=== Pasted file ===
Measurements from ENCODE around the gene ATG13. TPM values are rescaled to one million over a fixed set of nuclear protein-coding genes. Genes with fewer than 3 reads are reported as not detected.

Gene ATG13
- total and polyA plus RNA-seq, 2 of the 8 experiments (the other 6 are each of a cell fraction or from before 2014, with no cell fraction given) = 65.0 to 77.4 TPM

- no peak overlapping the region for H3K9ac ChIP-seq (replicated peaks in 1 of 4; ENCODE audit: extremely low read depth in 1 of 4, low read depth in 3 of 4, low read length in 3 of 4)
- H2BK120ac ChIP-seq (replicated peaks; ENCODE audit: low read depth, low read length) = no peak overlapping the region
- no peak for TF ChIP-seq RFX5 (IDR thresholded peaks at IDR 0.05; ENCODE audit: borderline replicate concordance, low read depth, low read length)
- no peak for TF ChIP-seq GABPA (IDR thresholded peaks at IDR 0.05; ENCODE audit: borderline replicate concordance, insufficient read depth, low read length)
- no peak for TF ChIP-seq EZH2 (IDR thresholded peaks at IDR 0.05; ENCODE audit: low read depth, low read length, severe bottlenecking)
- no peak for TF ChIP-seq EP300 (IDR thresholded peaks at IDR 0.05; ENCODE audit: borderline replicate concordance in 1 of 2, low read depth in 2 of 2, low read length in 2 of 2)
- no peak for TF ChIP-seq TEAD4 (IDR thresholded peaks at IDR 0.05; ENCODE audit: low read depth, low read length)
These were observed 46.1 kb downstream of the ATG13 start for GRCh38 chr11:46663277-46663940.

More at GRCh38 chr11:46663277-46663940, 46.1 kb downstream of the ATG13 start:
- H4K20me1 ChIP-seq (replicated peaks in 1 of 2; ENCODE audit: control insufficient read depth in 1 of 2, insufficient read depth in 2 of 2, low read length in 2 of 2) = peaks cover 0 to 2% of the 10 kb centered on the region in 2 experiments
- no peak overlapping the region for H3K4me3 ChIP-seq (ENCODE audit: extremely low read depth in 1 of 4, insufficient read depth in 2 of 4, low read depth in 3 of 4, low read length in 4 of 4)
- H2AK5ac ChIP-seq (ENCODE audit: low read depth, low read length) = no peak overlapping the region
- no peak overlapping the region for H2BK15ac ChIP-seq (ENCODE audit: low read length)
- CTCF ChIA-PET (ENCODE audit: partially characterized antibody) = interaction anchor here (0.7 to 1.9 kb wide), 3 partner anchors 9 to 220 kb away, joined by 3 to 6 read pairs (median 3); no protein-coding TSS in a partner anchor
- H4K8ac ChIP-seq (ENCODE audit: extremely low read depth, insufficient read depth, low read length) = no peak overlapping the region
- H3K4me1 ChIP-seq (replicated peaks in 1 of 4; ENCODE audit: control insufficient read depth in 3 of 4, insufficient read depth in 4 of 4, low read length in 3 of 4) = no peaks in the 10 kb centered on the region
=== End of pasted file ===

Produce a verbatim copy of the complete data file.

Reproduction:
Measurements from ENCODE around the gene ATG13. TPM values are rescaled to one million over a fixed set of nuclear protein-coding genes. Genes with fewer than 3 reads are reported as not detected.

Gene ATG13
- total and polyA plus RNA-seq, 2 of the 8 experiments (the other 6 are each of a cell fraction or from before 2014, with no cell fraction given) = 65.0 to 77.4 TPM

- no peak overlapping the region for H3K9ac ChIP-seq (replicated peaks in 1 of 4; ENCODE audit: extremely low read depth in 1 of 4, low read depth in 3 of 4, low read length in 3 of 4)
- H2BK120ac ChIP-seq (replicated peaks; ENCODE audit: low read depth, low read length) = no peak overlapping the region
- no peak for TF ChIP-seq RFX5 (IDR thresholded peaks at IDR 0.05; ENCODE audit: borderline replicate concordance, low read depth, low read length)
- no peak for TF ChIP-seq GABPA (IDR thresholded peaks at IDR 0.05; ENCODE audit: borderline replicate concordance, insufficient read depth, low read length)
- no peak for TF ChIP-seq EZH2 (IDR thresholded peaks at IDR 0.05; ENCODE audit: low read depth, low read length, severe bottlenecking)
- no peak for TF ChIP-seq EP300 (IDR thresholded peaks at IDR 0.05; ENCODE audit: borderline replicate concordance in 1 of 2, low read depth in 2 of 2, low read length in 2 of 2)
- no peak for TF ChIP-seq TEAD4 (IDR thresholded peaks at IDR 0.05; ENCODE audit: low read depth, low read length)
These were observed 46.1 kb downstream of the ATG13 start for GRCh38 chr11:46663277-46663940.

More at GRCh38 chr11:46663277-46663940, 46.1 kb downstream of the ATG13 start:
- H4K20me1 ChIP-seq (replicated peaks in 1 of 2; ENCODE audit: control insufficient read depth in 1 of 2, insufficient read depth in 2 of 2, low read length in 2 of 2) = peaks cover 0 to 2% of the 10 kb centered on the region in 2 experiments
- no peak overlapping the region for H3K4me3 ChIP-seq (ENCODE audit: extremely low read depth in 1 of 4, insufficient read depth in 2 of 4, low read depth in 3 of 4, low read length in 4 of 4)
- H2AK5ac ChIP-seq (ENCODE audit: low read depth, low read length) = no peak overlapping the region
- no peak overlapping the region for H2BK15ac ChIP-seq (ENCODE audit: low read length)
- CTCF ChIA-PET (ENCODE audit: partially characterized antibody) = interaction anchor here (0.7 to 1.9 kb wide), 3 partner anchors 9 to 220 kb away, joined by 3 to 6 read pairs (median 3); no protein-coding TSS in a partner anchor
- H4K8ac ChIP-seq (ENCODE audit: extremely low read depth, insufficient read depth, low read length) = no peak overlapping the region
- H3K4me1 ChIP-seq (replicated peaks in 1 of 4; ENCODE audit: control insufficient read depth in 3 of 4, insufficient read depth in 4 of 4, low read length in 3 of 4) = no peaks in the 10 kb centered on the region